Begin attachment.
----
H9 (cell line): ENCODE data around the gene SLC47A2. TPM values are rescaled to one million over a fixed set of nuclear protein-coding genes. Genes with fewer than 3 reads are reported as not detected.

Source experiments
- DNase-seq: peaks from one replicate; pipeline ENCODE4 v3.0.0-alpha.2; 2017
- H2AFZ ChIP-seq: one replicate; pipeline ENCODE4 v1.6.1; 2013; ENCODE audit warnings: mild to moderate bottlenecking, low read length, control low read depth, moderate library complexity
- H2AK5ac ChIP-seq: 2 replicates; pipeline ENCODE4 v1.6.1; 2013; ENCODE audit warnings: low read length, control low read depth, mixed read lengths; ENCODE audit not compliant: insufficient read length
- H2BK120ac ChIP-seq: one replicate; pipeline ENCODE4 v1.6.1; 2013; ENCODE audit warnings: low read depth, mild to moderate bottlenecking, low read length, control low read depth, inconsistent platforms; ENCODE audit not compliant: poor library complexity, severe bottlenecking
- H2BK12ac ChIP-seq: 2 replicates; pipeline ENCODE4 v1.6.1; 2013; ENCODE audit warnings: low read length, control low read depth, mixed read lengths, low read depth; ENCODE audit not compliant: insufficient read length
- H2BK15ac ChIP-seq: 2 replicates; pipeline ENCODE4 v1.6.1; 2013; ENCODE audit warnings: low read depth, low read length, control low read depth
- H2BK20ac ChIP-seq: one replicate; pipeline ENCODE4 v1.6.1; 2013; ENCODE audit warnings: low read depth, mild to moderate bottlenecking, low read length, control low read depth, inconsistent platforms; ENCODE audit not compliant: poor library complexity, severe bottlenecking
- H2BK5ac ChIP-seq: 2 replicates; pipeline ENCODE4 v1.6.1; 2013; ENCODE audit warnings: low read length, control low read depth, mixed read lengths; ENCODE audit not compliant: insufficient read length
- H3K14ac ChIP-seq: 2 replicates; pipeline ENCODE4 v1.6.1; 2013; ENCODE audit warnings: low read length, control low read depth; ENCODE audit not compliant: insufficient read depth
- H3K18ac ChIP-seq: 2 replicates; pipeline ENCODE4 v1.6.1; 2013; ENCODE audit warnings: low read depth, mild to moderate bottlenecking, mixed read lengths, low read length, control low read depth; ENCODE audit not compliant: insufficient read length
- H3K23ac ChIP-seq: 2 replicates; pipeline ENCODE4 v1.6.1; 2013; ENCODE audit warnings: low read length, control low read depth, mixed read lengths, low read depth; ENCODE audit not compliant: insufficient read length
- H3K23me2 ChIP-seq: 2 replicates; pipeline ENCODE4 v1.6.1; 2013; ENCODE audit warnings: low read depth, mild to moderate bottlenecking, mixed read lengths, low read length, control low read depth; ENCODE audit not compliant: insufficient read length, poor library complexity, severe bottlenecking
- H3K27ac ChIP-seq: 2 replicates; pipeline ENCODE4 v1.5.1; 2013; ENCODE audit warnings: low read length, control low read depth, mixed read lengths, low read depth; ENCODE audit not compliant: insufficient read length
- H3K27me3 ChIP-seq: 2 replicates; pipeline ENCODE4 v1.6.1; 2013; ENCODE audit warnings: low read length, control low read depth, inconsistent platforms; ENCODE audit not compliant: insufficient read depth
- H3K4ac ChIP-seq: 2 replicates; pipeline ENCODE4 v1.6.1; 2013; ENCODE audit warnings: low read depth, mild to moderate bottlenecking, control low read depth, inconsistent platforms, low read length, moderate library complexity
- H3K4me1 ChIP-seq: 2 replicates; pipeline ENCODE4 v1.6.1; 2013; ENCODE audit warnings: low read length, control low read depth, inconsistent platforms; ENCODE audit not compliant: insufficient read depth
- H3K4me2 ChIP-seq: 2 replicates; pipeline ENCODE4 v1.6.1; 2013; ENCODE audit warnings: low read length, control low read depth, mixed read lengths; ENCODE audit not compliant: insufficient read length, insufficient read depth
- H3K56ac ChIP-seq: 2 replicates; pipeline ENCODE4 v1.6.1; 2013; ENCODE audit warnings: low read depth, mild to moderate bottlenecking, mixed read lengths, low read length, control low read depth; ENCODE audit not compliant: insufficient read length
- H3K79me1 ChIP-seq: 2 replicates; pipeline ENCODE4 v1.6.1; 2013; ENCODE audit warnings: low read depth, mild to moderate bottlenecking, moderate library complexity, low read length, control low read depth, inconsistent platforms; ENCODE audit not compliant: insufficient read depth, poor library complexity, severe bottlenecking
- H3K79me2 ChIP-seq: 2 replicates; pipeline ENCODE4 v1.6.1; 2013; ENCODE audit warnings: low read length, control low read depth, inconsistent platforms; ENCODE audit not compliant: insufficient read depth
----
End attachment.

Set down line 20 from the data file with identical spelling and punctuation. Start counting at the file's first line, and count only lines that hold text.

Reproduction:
- H3K56ac ChIP-seq: 2 replicates; pipeline ENCODE4 v1.6.1; 2013; ENCODE audit warnings: low read depth, mild to moderate bottlenecking, mixed read lengths, low read length, control low read depth; ENCODE audit not compliant: insufficient read length